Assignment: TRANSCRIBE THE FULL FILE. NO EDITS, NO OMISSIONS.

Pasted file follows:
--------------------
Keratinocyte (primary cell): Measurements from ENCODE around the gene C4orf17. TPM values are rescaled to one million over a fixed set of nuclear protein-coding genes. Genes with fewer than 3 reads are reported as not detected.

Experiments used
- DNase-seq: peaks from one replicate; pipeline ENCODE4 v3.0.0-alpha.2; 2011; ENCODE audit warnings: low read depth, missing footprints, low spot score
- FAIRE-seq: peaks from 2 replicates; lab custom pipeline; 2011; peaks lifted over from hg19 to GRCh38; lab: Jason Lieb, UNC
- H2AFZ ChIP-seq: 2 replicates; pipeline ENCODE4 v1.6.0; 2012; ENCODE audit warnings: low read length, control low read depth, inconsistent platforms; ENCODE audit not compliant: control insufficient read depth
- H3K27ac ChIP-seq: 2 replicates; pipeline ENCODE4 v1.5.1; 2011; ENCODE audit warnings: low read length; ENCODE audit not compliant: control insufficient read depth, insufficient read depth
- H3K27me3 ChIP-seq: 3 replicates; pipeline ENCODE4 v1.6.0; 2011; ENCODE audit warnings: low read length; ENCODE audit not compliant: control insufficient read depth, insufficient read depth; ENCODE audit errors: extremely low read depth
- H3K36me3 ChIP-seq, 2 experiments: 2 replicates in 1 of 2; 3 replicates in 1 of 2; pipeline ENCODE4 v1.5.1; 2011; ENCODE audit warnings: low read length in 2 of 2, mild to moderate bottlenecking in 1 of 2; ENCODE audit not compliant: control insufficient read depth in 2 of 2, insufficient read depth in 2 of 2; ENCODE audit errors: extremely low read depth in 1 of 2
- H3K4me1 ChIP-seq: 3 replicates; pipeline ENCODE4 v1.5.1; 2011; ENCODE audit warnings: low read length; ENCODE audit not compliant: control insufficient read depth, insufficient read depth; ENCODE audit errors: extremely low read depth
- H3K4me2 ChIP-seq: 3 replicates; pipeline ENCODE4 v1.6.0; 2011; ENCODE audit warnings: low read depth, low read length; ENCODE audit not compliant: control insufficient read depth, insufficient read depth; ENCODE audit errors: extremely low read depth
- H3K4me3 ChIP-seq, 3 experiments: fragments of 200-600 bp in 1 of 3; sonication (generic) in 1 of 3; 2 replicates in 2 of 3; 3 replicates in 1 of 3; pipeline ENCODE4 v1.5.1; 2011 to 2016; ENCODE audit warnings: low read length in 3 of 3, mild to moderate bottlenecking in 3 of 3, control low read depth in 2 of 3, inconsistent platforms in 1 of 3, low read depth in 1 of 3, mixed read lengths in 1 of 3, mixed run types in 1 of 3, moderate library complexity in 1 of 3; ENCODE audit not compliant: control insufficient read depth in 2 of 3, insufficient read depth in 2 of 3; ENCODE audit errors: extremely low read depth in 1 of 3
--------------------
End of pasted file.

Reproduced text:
Keratinocyte (primary cell): Measurements from ENCODE around the gene C4orf17. TPM values are rescaled to one million over a fixed set of nuclear protein-coding genes. Genes with fewer than 3 reads are reported as not detected.

Experiments used
- DNase-seq: peaks from one replicate; pipeline ENCODE4 v3.0.0-alpha.2; 2011; ENCODE audit warnings: low read depth, missing footprints, low spot score
- FAIRE-seq: peaks from 2 replicates; lab custom pipeline; 2011; peaks lifted over from hg19 to GRCh38; lab: Jason Lieb, UNC
- H2AFZ ChIP-seq: 2 replicates; pipeline ENCODE4 v1.6.0; 2012; ENCODE audit warnings: low read length, control low read depth, inconsistent platforms; ENCODE audit not compliant: control insufficient read depth
- H3K27ac ChIP-seq: 2 replicates; pipeline ENCODE4 v1.5.1; 2011; ENCODE audit warnings: low read length; ENCODE audit not compliant: control insufficient read depth, insufficient read depth
- H3K27me3 ChIP-seq: 3 replicates; pipeline ENCODE4 v1.6.0; 2011; ENCODE audit warnings: low read length; ENCODE audit not compliant: control insufficient read depth, insufficient read depth; ENCODE audit errors: extremely low read depth
- H3K36me3 ChIP-seq, 2 experiments: 2 replicates in 1 of 2; 3 replicates in 1 of 2; pipeline ENCODE4 v1.5.1; 2011; ENCODE audit warnings: low read length in 2 of 2, mild to moderate bottlenecking in 1 of 2; ENCODE audit not compliant: control insufficient read depth in 2 of 2, insufficient read depth in 2 of 2; ENCODE audit errors: extremely low read depth in 1 of 2
- H3K4me1 ChIP-seq: 3 replicates; pipeline ENCODE4 v1.5.1; 2011; ENCODE audit warnings: low read length; ENCODE audit not compliant: control insufficient read depth, insufficient read depth; ENCODE audit errors: extremely low read depth
- H3K4me2 ChIP-seq: 3 replicates; pipeline ENCODE4 v1.6.0; 2011; ENCODE audit warnings: low read depth, low read length; ENCODE audit not compliant: control insufficient read depth, insufficient read depth; ENCODE audit errors: extremely low read depth
- H3K4me3 ChIP-seq, 3 experiments: fragments of 200-600 bp in 1 of 3; sonication (generic) in 1 of 3; 2 replicates in 2 of 3; 3 replicates in 1 of 3; pipeline ENCODE4 v1.5.1; 2011 to 2016; ENCODE audit warnings: low read length in 3 of 3, mild to moderate bottlenecking in 3 of 3, control low read depth in 2 of 3, inconsistent platforms in 1 of 3, low read depth in 1 of 3, mixed read lengths in 1 of 3, mixed run types in 1 of 3, moderate library complexity in 1 of 3; ENCODE audit not compliant: control insufficient read depth in 2 of 3, insufficient read depth in 2 of 3; ENCODE audit errors: extremely low read depth in 1 of 3